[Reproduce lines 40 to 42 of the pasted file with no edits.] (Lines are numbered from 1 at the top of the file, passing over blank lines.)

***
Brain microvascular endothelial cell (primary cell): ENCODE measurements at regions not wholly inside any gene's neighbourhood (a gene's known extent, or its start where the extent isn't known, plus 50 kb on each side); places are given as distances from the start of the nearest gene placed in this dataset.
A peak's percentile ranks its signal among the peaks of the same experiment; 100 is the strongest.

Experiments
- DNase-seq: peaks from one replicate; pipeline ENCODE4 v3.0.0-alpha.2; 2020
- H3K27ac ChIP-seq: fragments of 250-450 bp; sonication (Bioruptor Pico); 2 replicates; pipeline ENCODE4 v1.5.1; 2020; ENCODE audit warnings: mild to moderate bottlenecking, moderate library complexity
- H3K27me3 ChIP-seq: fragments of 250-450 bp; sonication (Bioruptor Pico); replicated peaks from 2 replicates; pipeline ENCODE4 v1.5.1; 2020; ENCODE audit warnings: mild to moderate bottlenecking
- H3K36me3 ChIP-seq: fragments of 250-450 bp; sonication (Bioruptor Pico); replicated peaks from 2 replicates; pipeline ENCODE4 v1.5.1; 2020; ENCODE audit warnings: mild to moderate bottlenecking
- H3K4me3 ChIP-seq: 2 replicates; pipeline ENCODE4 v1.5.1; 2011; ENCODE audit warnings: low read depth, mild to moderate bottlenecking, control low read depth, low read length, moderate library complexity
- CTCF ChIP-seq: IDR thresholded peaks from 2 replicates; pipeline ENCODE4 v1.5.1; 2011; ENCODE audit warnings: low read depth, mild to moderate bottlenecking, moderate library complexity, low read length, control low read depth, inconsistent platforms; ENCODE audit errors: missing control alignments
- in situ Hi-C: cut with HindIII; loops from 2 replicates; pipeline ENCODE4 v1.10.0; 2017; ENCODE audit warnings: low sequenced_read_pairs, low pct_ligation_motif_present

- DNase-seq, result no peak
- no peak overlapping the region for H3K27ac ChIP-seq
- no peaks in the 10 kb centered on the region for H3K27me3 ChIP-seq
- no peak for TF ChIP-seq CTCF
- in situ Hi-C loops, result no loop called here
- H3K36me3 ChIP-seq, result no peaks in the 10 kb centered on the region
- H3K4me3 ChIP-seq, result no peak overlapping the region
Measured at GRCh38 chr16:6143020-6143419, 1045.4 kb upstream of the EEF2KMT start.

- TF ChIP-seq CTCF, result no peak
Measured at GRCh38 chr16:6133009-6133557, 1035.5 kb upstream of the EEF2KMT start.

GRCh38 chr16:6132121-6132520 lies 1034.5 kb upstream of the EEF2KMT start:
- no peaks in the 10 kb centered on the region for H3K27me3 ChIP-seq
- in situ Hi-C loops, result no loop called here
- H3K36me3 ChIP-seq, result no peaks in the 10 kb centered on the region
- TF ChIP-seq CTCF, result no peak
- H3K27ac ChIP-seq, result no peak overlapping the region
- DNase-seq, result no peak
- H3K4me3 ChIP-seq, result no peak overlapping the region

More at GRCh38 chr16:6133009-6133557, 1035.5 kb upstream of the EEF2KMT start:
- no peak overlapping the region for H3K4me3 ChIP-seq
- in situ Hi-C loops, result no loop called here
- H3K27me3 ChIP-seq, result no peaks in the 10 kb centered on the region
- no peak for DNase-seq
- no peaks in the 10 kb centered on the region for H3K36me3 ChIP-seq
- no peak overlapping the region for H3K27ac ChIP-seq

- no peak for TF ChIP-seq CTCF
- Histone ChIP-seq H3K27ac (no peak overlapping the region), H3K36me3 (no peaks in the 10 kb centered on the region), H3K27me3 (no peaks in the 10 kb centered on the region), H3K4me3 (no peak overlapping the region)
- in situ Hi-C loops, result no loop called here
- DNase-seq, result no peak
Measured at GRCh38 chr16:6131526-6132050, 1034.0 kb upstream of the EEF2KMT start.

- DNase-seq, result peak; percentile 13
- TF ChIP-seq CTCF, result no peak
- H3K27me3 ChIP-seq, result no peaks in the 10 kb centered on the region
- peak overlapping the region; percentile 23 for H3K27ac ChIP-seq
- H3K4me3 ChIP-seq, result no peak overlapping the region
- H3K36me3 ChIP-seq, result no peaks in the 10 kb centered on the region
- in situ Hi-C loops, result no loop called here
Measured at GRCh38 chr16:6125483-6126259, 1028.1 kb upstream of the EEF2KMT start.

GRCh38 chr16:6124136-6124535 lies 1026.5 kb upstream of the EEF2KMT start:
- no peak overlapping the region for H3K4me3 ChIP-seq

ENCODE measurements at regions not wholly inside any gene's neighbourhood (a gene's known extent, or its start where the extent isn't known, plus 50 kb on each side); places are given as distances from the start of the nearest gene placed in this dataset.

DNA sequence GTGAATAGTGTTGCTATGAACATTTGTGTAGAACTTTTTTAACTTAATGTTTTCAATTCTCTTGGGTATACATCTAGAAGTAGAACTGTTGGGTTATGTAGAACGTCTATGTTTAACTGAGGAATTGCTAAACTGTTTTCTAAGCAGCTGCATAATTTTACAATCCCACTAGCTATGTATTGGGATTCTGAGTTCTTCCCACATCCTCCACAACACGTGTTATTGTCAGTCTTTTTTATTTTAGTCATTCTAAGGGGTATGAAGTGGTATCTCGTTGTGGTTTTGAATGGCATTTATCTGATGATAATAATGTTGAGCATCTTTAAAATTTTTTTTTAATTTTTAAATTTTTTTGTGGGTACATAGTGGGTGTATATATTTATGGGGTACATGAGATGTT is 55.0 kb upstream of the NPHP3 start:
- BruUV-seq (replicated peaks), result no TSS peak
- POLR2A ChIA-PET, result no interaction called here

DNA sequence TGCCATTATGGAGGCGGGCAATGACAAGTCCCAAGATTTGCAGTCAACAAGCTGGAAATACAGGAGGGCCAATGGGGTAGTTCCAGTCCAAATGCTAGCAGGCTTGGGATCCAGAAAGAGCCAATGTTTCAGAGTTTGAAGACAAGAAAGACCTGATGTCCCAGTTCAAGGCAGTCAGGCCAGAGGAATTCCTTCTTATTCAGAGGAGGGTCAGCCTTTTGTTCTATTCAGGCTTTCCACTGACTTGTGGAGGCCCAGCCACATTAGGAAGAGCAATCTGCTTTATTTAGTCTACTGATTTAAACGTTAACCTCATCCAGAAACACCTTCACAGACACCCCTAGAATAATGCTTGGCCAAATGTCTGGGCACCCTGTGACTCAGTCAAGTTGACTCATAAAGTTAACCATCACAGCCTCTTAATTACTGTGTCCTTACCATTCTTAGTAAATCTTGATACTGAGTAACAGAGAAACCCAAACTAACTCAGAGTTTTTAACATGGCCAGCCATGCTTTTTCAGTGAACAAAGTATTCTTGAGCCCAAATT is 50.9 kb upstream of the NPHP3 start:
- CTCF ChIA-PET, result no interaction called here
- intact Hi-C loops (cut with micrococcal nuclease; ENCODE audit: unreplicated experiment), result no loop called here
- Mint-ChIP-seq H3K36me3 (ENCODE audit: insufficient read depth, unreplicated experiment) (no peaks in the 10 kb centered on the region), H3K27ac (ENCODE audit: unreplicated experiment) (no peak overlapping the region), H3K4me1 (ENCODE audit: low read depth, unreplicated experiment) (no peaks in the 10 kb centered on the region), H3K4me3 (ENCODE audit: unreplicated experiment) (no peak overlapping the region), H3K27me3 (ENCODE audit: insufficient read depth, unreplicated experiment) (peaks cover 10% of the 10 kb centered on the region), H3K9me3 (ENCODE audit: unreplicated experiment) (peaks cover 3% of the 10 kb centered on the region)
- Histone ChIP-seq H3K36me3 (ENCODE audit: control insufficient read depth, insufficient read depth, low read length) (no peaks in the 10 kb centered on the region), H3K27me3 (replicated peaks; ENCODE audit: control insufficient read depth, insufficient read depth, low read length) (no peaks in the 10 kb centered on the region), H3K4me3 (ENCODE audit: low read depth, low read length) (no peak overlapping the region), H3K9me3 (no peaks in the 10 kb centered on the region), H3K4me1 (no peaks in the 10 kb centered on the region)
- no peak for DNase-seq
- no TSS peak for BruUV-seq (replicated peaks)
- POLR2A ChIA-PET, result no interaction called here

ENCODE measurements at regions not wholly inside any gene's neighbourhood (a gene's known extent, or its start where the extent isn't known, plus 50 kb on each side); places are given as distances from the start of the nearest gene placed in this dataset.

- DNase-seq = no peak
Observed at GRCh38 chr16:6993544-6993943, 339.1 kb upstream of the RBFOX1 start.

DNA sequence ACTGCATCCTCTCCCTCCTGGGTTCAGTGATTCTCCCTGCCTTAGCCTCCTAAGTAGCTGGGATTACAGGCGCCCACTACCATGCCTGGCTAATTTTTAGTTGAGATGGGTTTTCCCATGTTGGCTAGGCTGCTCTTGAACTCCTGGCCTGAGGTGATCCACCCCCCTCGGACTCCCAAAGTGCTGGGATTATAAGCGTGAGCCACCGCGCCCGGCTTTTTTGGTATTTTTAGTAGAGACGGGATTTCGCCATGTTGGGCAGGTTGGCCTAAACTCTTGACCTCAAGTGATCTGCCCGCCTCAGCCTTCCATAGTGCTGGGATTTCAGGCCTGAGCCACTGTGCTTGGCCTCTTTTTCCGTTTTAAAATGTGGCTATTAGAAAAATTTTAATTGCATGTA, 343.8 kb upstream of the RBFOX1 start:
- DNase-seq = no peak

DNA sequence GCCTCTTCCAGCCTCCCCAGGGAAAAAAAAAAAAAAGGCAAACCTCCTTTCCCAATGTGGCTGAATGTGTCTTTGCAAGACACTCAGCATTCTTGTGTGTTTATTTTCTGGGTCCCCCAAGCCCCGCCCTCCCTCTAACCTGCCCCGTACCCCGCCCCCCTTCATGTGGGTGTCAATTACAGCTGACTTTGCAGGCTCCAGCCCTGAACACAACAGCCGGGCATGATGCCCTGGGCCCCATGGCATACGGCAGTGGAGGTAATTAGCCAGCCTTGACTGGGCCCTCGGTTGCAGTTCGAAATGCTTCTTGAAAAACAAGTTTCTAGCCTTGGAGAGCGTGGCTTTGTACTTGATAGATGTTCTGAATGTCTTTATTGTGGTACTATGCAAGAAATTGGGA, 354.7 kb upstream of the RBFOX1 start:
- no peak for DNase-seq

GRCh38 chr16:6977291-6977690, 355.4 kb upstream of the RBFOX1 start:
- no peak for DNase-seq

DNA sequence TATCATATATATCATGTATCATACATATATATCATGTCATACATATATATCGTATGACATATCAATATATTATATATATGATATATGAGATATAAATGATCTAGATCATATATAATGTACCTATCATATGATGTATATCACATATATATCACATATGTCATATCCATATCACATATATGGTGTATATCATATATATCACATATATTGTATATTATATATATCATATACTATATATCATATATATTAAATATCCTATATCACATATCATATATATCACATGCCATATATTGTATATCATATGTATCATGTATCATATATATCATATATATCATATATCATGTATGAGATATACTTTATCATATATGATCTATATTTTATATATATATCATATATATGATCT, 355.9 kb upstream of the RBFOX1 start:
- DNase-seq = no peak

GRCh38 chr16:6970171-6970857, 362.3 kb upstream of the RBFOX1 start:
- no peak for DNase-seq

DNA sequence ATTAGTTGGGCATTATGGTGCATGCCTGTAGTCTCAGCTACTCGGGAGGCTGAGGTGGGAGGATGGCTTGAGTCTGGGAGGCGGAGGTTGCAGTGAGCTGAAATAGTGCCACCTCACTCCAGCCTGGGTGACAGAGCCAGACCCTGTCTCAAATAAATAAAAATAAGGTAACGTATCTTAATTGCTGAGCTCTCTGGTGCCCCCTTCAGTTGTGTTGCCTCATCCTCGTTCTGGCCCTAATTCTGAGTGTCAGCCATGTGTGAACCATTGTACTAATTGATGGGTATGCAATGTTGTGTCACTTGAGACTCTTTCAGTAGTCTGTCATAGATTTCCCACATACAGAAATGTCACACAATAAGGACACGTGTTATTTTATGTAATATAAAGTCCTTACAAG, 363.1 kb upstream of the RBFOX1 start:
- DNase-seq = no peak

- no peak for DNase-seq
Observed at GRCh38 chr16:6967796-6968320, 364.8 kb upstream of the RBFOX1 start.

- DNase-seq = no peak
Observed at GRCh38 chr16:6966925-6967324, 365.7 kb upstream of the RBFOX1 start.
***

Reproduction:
Measured at GRCh38 chr16:6131526-6132050, 1034.0 kb upstream of the EEF2KMT start.

- DNase-seq, result peak; percentile 13
- TF ChIP-seq CTCF, result no peak